The Giant Cask or Giant Barrel (German: Riesenfass, locally just Fass or, in the local Palatine dialect, the Därgemer Fass), is a tourist attraction in the Palatine spa and district town of Bad Dürkheim in the state of Rhineland-Palatinate. The wine barrel has a diameter of 13.5 metres, a volume of about 1,700,000 litres or 1,700 m³ and is thus the largest cask in the world.[1] However, it is not used for the storage of wine, but houses a restaurant.

The Giant Cask of Dürkheim


The Giant Cask on St.-Michaels-Allee 1 is northeast of the old town in the water meadows of the Isenach stream on the western edge of the 45,000 m² Brühlwiesen meadows. Every year on the second and third week in September the Dürkheim Wurstmarkt (lit.: "sausage market") takes place on these fields. The Wurstmarkt is the biggest wine festival in the world, playing host to over 600,000 visitors. Access to the Weinfass and the Wurstmarkt is from the B 37 federal highway (Ludwigshafen am RheinKaiserslautern) just to the north.


The barrel was built in 1934 by Bad Dürkheim vineyard owner and master cooper, Fritz Keller, using wood to fashion it into the standard shape using traditional methods, albeit oversized. To construct the cask nearly 200 spruce trees were felled in the Northern Black Forest, all about 40 metres high. One tree was needed for each of the 178 staves, each 15 metres long and 15 cm thick. In all, more than 200 m³ of wood was used.[2] The timber was supplied by the Krauth & Co. Sawmill in Rotenbach in the Enztal valley.[3]

With the completion of the Giant Cask in Dürkheim, it superseded by a long way the famous Heidelberg Tun which, with a length of 9 metres, a diameter of 7 metres and capacity of 221,726 litres, and was actually used to store wine, had previously been the largest cask in the world.[4]


The giant Dürkheim barrel bears the inscription Dürkheimer Riesenfaß in the old German script on the bottom of the barrel which faces east. The interior is a type of wine bar. It can take just under 430 guests on two levels (ground floor and gallery). Because of the number of visitors, in 1958 the wooden "tub" (Bütt) was added. This is an oversized tub, constructed in the same style as the Riesenfass and has space for about 120 guests. The bar is operated for most of the year in the Bütt; the barrel itself is only accessible to guests during the Wurstmarkt and for large groups by prior arrangement.[4]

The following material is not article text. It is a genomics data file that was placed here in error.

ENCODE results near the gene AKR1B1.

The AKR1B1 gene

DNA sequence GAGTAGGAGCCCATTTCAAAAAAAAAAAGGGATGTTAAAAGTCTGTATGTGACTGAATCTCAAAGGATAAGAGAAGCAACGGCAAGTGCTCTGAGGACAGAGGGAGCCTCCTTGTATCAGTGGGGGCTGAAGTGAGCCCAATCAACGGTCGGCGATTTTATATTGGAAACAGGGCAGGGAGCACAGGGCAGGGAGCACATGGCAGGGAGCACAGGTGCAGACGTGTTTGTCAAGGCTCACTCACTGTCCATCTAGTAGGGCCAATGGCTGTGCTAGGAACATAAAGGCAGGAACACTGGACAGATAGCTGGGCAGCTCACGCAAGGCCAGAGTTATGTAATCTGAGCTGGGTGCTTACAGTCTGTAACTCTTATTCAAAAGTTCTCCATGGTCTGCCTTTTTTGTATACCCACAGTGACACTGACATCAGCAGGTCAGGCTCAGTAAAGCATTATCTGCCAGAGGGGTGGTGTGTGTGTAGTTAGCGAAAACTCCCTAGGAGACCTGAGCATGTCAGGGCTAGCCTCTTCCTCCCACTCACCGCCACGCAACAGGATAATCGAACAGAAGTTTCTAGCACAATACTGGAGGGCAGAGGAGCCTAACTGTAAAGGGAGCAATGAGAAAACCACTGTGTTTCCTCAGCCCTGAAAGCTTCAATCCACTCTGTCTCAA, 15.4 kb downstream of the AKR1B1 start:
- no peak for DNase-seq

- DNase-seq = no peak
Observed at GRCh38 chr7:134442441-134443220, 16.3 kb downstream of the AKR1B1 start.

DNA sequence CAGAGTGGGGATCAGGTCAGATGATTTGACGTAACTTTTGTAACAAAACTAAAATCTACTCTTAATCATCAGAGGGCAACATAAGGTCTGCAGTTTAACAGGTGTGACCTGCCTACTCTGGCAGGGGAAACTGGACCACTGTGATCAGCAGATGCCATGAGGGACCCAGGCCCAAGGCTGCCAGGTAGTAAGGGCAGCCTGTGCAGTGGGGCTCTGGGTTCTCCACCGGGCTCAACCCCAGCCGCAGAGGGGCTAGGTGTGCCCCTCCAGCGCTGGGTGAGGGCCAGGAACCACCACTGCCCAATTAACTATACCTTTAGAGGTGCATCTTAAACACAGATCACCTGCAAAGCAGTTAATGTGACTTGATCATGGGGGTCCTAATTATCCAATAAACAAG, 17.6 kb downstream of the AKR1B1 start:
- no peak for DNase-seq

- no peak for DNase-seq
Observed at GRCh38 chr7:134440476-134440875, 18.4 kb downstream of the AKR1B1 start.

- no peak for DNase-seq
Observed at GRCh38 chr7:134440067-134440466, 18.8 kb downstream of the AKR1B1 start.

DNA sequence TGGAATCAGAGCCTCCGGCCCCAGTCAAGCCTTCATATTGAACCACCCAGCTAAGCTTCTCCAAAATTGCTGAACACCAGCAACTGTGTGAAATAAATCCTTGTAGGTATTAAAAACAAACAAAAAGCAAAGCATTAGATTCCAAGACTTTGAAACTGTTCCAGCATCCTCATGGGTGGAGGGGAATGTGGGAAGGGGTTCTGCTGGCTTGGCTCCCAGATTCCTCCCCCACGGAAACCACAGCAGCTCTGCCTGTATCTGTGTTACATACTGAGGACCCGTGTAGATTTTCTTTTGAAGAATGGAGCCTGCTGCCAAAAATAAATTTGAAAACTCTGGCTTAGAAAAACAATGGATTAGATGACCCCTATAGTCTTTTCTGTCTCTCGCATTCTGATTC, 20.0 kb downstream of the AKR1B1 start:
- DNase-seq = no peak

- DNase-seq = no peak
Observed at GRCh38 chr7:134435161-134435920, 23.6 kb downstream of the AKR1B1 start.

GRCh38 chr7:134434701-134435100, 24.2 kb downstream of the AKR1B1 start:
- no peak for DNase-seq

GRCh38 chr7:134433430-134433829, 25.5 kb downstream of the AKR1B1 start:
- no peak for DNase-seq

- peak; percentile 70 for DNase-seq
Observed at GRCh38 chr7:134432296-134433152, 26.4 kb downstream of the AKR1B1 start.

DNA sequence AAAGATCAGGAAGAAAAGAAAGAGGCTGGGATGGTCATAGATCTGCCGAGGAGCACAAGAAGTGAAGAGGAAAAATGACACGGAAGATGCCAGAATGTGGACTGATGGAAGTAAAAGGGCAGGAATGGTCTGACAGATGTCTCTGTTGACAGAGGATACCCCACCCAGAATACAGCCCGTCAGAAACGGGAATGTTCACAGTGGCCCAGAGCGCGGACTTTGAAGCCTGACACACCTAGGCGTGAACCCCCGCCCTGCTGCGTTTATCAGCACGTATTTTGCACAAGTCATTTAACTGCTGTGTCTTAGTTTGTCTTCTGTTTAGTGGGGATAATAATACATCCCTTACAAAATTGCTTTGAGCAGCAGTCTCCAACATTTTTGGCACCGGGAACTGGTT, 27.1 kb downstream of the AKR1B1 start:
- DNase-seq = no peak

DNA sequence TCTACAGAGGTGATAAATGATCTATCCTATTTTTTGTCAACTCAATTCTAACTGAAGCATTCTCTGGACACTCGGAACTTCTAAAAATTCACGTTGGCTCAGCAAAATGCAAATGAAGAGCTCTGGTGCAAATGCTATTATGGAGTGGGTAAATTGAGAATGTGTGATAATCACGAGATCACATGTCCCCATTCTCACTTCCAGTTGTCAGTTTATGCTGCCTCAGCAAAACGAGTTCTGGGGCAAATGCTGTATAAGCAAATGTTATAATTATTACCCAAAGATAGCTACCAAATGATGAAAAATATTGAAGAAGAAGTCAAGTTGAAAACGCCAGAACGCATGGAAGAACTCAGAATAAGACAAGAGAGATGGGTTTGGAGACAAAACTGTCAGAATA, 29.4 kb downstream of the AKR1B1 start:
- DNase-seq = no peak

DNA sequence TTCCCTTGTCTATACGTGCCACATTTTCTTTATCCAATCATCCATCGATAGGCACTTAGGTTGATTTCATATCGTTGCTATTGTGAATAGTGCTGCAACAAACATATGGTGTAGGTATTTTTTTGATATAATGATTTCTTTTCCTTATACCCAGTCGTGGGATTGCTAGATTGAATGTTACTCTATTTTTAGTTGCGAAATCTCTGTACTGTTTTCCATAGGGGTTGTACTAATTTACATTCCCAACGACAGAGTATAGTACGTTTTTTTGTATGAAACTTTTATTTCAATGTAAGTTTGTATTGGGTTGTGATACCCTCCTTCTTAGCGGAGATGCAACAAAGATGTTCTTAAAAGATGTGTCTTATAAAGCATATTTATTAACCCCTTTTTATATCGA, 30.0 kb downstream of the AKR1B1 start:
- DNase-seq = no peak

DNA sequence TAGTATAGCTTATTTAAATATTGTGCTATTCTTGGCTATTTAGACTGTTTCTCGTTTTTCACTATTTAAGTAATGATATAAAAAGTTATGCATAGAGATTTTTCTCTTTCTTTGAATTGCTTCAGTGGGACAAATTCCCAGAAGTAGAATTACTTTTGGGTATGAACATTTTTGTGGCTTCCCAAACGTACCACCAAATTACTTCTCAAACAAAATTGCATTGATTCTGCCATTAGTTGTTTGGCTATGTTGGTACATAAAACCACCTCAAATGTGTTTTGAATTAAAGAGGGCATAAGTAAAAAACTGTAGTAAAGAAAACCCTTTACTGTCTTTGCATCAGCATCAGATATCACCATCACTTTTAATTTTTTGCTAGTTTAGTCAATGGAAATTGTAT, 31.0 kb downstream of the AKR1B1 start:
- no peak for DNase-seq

1. ^ Die Fassgeschichte Archived 2010-11-16 at the Wayback Machine at Retrieved 13 Jun 2014
  2. ^ Eva Klag-Ritz (1994-11-26), "Fritz, hör auf, du machst dich bankrott", Die Rheinpfalz, Bad Dürkheimer Zeitung (in German), Ludwigshafen, no. 274
  3. ^ Telephone enquiry to the sawmill by German Wikipedia editor, Chronist 47.
  4. ^ a b Hannelore und Carsten Thüne. "Die Fassgeschichte". Archived from the original on 2010-11-16. Retrieved 2010-09-21.


  • Doris Aust (2009-08-15), "Ein "Spleen" wird zur Sensation", Die Rheinpfalz, Bad Dürkheimer Zeitung (in German), Ludwigshafen, no. 182, Thema am Samstag: Das Dürkheimer Fass feiert 75. Geburtstag
  • Theo Becker (1995), "Das Dürkheimer Faß : Wahrzeichen der Weinstraße", Stimme der Pfalz (in German), vol. 46, no. 3, pp. 17–18
  • Eva Klag-Ritz (1994-11-26), ""Fritz, hör auf, du machst dich bankrott" : Die Geschichte und Geschichten um den Bau des Dürkheimer Fasses", Die Rheinpfalz, Bad Dürkheimer Zeitung (in German), Ludwigshafen, no. 274
  • Sven Wenzel (2009-08-15), "Dauerhaftigkeit – außen und innen : Seit 75 Jahren kommt in Bad Dürkheim kaum ein Besucher am "Fass" vorbei", Die Rheinpfalz, Bad Dürkheimer Zeitung (in German), Ludwigshafen, no. 182, Thema am Samstag: Das Dürkheimer Fass feiert 75. Geburtstag

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Coordinates: 49°27′53″N 08°10′09″E / 49.46472°N 8.16917°E / 49.46472; 8.16917